In 1987, Ivo Watts-Russell, head of A.R. Kane's then-label 4AD, suggested the duo collaborate with their then-labelmates Colourbox to create a house single. Under the name M/A/R/R/S, they released the single "Pump Up the Volume". Though the song was a huge success, reaching number 1 in the UK Singles Chart and becoming a significant milestone in the development of British acid house music, A.R. Kane did not get on well with Colourbox and ultimately left 4AD in search for a new label and to return to the dream pop musical style of their own music. Before releasing 69, their debut album, the band moved to Rough Trade Records and released the Up Home! EP in 1988, denoting a change in sound. When asked by The Quietus "what happened to the A. R. Kane sound from [1987 to 1988]" and if the band were recording 69 simultaneously with the EP, Rudy Tambala of the duo only replied: "Up Home! was special. Something happened. I can't explain." He later elaborated:
"We were very lucky, we used to sit in bars, and stare wide-eyed at each other and laugh like spliff-heads, just cry with laughter for ages, saying, 'What the fuck is happening', and we knew it was not our doing, it was just that, it was happening, and we enjoyed the trip, with no sense it had ever started or would ever end. We were in an altered state for a few years. Drug-free, I hasten to add. Well, mostly. Fame caused rifts with our friends – we ended up spending more time with creative types, musicians and the like."
69 was recorded at the band's personal studio H.ark Studios, and was their first release recorded there. For the most part, A.R. Kane wrote, performed, arranged, engineered and produced the entire record alone. Nonetheless, there are instances of other collaborators; Ray Shulman provides co-production on "Crazy Blue", "Suicide Kiss" and "Baby Milk Snatcher" and bass guitar on "Crazy Blue" and "Spermwhale Trip Over", Billy McGee plays double bass on one song, whilst Russell Smith plays bass on another. The clarinet is also played by Stephen Benjamin on "The Sun Falls Into the Sea". Tambala's sister Maggie Tambala sings backing vocals on "Crazy Blue."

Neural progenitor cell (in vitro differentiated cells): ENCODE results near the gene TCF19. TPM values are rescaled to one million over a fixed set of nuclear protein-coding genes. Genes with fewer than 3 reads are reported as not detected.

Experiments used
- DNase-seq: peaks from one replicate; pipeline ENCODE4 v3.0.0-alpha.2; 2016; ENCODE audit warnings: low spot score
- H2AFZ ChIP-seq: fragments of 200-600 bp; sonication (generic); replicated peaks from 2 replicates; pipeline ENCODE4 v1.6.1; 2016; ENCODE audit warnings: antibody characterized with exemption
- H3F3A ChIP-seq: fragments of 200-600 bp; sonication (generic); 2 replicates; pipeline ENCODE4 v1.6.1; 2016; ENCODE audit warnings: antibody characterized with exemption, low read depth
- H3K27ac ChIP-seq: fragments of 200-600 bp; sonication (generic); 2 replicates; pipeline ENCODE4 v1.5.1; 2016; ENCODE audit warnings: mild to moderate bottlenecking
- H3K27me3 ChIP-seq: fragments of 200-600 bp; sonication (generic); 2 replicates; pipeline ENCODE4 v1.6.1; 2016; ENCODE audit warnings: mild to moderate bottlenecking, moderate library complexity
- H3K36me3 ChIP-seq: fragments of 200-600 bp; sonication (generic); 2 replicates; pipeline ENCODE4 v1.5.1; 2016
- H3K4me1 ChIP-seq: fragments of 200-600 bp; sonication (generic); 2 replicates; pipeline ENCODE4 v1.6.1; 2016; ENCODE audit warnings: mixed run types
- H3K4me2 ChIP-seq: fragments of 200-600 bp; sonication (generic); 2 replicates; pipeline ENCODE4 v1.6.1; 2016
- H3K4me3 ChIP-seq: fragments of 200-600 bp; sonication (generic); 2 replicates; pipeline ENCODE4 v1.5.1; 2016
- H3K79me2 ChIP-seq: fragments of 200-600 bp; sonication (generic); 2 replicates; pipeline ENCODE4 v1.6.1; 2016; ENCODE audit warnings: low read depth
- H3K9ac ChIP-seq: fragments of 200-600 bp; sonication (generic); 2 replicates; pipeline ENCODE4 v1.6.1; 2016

An experimental dream pop album, 69 was eclectically influenced by several artists, including mid-1980s Cocteau Twins, Miles Davis, Can, and the "disregard for sonic structure" of dub music, whereby 69 "disappears into distant echoes that strikingly predict the succulent Seefeel." Music journalist Simon Reynolds described 69 as finding "unprecedented connections" between jazz, dub, acid rock, Sonic Youth-style "reinvention of the guitar" and Cocteau Twins circa Head Over Heels. According to Ned Raggett of Allmusic said 69 shows the band felling "playful, mysterious, and inventive all at once, impossible to truly pin down." He said the album was "never simply poppy nor completely arty, and definitely not just the Jesus and Mary Chain/Cocteau Twins fusion most claimed they were." The record is characterized by its usage of feedback, murmured, dizzy voices, "vapor-trail guitars," "echo-laden rhythms," submerged grooves, and its possession of "a very stripped down sound" with "tracks that at times straddle the line of music and noise."